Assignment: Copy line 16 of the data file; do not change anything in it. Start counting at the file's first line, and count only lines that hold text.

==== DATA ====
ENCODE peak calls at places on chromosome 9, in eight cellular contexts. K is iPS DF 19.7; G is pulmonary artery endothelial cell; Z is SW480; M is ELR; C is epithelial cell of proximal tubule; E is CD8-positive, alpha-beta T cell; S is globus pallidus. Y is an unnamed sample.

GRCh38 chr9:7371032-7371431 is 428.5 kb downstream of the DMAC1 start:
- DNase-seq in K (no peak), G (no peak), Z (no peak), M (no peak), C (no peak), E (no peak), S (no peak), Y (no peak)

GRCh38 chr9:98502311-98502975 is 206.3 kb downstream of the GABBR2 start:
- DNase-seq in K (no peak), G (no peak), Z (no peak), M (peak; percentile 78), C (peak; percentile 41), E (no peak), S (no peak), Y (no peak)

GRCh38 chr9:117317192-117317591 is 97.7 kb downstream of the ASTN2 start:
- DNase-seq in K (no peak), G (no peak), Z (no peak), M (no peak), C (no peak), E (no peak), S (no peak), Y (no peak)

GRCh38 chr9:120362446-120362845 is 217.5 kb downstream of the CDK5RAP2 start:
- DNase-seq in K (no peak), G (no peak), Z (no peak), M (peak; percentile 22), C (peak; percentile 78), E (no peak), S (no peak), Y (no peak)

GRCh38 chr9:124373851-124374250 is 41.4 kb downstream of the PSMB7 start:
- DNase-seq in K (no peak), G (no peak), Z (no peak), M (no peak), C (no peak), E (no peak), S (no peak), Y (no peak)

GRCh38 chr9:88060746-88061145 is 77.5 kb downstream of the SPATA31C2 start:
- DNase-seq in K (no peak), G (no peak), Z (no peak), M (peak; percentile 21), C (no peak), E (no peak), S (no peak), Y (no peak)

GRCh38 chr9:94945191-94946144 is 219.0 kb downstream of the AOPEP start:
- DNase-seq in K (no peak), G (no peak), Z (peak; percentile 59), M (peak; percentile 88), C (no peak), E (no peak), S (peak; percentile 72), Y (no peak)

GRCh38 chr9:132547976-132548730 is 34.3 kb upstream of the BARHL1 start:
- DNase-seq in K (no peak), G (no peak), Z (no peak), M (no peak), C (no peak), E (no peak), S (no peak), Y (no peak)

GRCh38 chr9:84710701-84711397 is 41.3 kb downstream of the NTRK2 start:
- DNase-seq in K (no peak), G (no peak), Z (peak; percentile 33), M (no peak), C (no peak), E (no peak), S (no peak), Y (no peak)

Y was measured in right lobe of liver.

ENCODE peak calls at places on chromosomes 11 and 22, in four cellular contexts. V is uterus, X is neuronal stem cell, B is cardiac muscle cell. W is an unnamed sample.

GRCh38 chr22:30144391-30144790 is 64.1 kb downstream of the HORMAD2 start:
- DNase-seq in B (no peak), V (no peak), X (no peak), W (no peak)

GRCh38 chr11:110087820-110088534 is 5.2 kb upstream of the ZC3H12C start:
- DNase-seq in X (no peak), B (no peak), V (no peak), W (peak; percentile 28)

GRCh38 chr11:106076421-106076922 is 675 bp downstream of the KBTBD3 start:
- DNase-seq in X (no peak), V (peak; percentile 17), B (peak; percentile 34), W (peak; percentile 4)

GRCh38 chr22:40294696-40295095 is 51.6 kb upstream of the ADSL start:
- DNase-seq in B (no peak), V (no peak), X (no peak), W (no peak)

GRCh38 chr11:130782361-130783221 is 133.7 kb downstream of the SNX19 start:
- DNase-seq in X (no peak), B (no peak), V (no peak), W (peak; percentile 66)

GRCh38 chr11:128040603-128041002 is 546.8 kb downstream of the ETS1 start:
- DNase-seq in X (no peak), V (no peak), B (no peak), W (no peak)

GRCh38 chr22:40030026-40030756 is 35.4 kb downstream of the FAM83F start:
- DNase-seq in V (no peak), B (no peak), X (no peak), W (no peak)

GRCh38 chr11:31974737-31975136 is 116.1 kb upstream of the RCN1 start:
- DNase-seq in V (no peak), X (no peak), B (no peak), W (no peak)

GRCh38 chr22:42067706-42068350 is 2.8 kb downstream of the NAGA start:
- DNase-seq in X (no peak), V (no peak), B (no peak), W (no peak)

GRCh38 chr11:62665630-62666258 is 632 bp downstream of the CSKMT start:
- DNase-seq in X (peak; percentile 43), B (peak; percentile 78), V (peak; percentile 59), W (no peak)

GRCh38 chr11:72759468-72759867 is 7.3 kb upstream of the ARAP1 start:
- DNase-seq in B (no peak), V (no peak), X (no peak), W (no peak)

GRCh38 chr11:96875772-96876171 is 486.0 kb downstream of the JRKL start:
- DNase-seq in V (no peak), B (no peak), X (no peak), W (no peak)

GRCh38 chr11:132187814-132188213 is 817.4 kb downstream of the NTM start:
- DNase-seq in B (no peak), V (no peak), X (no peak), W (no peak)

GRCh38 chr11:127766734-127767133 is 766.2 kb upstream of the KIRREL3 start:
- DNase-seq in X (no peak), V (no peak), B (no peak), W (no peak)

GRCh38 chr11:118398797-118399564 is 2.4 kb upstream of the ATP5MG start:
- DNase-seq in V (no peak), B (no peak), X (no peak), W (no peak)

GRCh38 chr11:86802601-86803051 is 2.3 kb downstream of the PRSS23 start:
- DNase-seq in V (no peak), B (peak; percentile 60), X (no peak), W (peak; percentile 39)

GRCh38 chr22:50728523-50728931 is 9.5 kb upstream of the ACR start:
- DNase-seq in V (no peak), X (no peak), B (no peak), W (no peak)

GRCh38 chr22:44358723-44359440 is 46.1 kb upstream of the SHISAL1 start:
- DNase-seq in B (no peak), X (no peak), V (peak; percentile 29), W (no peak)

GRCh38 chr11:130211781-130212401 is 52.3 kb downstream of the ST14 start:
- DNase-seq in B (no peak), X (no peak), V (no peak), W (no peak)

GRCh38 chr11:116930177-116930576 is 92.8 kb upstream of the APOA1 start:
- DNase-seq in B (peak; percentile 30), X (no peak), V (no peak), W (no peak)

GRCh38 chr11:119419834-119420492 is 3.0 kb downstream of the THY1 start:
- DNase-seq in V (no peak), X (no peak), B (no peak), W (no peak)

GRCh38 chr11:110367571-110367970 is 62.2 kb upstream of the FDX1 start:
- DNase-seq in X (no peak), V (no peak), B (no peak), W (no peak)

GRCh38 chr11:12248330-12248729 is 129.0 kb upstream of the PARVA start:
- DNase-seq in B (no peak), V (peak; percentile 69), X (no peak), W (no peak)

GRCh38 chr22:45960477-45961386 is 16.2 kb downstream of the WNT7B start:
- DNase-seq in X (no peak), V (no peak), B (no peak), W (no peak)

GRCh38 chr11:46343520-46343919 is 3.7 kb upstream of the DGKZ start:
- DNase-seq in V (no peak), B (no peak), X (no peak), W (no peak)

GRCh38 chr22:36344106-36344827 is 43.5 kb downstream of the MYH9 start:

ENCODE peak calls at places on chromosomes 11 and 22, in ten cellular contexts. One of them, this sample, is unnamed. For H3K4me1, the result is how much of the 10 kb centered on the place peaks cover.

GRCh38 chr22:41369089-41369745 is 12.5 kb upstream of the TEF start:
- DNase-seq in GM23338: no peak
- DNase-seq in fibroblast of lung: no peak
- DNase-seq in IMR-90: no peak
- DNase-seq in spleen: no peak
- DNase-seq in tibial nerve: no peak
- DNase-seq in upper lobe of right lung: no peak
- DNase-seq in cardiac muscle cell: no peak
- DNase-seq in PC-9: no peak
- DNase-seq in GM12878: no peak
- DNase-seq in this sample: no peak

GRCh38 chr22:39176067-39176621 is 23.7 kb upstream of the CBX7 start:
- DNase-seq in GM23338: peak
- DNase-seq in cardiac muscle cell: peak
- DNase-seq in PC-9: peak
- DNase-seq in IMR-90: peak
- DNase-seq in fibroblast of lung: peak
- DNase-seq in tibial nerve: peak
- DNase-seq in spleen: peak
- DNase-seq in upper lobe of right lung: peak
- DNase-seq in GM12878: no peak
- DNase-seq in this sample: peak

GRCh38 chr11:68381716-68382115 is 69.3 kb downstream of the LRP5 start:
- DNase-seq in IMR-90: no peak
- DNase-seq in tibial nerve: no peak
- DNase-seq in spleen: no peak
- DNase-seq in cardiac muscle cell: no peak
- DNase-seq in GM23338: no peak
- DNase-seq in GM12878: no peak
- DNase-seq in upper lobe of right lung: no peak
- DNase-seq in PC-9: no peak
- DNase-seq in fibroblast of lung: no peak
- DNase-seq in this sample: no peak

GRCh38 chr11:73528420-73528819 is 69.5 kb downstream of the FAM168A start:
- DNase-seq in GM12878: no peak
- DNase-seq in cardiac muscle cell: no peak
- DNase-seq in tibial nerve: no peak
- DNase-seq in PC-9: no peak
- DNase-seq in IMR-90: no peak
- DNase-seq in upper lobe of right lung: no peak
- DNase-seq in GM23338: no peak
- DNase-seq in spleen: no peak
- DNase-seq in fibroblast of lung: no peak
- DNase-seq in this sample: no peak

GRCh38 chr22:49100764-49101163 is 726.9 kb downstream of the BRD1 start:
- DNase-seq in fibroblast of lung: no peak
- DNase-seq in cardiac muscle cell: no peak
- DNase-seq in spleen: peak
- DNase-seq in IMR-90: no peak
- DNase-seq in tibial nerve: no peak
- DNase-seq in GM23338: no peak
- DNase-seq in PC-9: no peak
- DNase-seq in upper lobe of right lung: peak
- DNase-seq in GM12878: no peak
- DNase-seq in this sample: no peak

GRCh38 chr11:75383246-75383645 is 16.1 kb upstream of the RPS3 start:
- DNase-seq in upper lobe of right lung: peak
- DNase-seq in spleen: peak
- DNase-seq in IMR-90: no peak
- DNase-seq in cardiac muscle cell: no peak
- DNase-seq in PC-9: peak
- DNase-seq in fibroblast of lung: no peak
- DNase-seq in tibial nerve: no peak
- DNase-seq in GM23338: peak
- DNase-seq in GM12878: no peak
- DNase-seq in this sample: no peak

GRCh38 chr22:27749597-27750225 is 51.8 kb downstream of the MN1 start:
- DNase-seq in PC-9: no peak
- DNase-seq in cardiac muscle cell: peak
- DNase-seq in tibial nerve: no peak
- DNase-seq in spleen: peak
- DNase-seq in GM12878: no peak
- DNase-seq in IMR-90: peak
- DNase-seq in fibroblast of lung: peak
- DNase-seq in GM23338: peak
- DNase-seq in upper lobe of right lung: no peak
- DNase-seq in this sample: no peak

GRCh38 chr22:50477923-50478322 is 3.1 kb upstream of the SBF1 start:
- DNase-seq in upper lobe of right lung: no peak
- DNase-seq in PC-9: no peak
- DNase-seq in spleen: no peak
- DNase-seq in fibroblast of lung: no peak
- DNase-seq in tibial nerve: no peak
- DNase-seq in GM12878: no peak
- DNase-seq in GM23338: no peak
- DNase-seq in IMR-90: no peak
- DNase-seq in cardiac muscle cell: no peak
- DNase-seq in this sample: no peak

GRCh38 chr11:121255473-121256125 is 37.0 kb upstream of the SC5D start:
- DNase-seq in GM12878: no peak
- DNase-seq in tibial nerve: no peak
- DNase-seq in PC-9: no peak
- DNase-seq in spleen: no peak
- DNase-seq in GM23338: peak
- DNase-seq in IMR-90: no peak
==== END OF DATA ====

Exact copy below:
GRCh38 chr9:132547976-132548730 is 34.3 kb upstream of the BARHL1 start: